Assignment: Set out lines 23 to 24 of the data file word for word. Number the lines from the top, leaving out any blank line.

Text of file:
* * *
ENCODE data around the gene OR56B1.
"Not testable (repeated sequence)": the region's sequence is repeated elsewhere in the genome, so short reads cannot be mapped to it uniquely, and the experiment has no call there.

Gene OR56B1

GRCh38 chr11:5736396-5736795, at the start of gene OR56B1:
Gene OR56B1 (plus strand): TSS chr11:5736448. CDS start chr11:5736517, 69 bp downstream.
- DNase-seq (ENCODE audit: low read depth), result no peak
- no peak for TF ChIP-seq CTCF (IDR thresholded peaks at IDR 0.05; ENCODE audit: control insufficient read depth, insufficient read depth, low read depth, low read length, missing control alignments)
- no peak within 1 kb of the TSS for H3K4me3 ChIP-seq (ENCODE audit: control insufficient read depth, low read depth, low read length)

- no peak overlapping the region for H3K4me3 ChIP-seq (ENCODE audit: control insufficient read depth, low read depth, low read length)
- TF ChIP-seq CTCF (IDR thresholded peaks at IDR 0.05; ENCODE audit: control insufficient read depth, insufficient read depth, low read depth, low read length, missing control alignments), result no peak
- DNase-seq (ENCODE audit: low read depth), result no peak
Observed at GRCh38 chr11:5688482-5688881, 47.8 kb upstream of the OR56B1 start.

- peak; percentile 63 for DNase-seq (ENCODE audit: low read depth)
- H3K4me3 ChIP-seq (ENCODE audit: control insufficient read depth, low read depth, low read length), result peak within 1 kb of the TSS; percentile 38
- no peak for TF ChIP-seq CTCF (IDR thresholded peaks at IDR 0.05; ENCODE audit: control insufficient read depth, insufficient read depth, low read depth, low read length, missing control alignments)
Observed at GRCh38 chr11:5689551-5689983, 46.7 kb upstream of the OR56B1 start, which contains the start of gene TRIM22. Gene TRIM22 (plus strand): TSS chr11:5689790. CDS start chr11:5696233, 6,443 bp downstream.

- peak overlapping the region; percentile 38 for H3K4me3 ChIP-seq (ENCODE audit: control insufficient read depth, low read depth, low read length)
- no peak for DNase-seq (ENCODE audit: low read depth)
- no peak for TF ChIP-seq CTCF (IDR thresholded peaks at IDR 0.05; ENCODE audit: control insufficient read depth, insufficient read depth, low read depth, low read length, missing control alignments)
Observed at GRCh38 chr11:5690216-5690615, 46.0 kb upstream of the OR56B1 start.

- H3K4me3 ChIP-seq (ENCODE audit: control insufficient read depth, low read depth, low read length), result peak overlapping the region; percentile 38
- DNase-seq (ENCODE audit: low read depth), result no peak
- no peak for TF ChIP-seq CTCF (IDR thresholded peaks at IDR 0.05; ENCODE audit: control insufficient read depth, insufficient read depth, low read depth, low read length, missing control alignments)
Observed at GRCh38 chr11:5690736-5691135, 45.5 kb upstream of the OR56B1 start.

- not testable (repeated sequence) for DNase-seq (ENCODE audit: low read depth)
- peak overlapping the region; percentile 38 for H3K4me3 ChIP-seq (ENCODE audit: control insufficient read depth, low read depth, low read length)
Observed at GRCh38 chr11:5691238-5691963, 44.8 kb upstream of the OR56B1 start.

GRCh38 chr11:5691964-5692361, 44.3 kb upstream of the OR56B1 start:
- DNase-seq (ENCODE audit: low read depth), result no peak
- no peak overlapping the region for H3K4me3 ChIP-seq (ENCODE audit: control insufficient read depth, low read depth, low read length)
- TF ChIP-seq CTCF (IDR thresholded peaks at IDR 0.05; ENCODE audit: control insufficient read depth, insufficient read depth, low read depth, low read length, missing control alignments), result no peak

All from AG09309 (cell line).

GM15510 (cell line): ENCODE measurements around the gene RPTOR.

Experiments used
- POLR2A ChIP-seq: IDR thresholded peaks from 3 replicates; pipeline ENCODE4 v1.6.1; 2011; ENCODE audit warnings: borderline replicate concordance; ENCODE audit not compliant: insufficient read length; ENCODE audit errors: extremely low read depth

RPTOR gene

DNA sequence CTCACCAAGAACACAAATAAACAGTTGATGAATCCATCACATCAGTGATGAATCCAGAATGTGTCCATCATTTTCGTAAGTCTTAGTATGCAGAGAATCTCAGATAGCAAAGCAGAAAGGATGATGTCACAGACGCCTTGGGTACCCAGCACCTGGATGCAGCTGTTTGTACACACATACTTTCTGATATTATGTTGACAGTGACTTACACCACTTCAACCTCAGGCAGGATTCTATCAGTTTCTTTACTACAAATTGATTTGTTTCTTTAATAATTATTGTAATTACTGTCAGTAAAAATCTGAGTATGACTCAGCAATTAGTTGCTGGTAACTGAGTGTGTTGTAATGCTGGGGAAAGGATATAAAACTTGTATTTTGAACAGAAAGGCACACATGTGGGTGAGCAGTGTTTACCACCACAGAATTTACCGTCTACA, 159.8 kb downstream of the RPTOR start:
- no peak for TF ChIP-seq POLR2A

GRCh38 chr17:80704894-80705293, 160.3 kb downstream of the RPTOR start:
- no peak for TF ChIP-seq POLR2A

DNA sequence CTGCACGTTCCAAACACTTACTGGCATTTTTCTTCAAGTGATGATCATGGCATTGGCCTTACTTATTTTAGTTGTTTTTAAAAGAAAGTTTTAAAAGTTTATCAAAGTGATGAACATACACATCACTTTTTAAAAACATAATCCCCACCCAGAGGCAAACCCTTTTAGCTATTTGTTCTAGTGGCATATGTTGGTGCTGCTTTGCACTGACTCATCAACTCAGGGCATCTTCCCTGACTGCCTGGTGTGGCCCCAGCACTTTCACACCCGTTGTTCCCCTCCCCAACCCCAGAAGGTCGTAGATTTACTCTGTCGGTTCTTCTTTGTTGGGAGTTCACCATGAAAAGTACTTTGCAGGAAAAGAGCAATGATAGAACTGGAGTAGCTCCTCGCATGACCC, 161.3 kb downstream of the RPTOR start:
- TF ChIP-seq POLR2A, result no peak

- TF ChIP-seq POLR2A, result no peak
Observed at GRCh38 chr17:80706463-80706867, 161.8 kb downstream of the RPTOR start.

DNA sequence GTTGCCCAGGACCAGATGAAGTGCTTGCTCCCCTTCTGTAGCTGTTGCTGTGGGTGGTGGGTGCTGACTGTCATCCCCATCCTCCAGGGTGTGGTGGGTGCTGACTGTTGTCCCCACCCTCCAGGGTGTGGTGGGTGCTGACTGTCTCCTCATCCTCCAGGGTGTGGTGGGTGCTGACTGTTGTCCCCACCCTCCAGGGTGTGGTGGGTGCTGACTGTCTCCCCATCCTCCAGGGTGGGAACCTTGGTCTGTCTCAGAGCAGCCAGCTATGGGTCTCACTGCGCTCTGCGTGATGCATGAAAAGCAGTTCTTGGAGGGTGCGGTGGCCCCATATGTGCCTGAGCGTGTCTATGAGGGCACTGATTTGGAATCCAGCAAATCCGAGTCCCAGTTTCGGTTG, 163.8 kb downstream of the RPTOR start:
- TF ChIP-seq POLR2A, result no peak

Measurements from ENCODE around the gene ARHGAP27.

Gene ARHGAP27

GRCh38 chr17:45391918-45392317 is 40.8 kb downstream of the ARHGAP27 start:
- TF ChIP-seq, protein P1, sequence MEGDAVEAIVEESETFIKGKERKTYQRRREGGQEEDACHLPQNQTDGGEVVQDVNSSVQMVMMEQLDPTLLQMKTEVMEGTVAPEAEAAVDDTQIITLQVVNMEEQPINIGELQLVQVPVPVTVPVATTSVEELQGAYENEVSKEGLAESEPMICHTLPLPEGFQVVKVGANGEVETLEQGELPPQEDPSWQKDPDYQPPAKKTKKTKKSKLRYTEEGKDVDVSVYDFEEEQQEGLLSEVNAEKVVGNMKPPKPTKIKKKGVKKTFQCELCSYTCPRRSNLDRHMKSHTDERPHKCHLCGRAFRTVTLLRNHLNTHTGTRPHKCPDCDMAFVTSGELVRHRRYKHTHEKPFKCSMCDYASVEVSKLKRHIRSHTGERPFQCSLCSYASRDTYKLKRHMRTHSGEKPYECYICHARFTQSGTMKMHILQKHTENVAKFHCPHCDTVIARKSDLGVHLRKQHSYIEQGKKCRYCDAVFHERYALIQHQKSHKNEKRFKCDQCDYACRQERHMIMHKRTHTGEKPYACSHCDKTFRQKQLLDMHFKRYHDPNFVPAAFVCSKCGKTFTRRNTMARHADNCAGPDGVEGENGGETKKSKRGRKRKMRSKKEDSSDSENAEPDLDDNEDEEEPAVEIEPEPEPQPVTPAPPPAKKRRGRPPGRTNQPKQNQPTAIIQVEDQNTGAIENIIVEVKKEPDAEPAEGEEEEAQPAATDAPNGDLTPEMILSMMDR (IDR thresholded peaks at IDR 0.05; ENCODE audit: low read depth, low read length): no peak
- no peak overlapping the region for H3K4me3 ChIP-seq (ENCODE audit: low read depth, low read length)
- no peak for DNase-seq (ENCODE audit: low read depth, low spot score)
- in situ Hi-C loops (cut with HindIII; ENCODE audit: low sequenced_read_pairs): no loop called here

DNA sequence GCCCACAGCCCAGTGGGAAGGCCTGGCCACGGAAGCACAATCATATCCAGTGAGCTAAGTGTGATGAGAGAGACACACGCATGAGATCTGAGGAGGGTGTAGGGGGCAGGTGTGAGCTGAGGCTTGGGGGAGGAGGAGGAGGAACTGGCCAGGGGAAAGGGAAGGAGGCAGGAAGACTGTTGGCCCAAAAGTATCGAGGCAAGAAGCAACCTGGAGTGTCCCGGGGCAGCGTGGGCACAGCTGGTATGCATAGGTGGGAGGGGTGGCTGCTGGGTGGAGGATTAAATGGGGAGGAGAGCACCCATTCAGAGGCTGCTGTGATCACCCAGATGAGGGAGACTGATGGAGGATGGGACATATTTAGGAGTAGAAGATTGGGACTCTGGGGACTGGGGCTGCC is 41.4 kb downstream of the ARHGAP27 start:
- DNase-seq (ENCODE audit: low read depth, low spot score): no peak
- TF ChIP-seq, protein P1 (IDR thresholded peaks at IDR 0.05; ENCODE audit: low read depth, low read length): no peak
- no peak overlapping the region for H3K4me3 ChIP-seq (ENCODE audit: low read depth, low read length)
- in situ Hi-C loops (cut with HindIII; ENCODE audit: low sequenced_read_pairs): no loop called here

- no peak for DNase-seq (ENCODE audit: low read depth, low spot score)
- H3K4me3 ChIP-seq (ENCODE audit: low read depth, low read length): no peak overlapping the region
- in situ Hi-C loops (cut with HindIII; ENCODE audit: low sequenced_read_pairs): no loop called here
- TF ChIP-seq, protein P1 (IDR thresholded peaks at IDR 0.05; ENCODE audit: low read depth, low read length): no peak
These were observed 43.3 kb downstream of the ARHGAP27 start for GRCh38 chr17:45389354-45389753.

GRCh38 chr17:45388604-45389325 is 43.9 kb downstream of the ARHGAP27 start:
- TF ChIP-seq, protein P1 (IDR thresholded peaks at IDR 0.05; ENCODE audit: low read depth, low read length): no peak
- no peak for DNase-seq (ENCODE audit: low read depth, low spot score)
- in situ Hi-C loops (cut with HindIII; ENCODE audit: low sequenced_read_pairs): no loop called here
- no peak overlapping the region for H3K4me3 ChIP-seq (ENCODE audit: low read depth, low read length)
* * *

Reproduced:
- no peak for TF ChIP-seq CTCF (IDR thresholded peaks at IDR 0.05; ENCODE audit: control insufficient read depth, insufficient read depth, low read depth, low read length, missing control alignments)
Observed at GRCh38 chr11:5690736-5691135, 45.5 kb upstream of the OR56B1 start.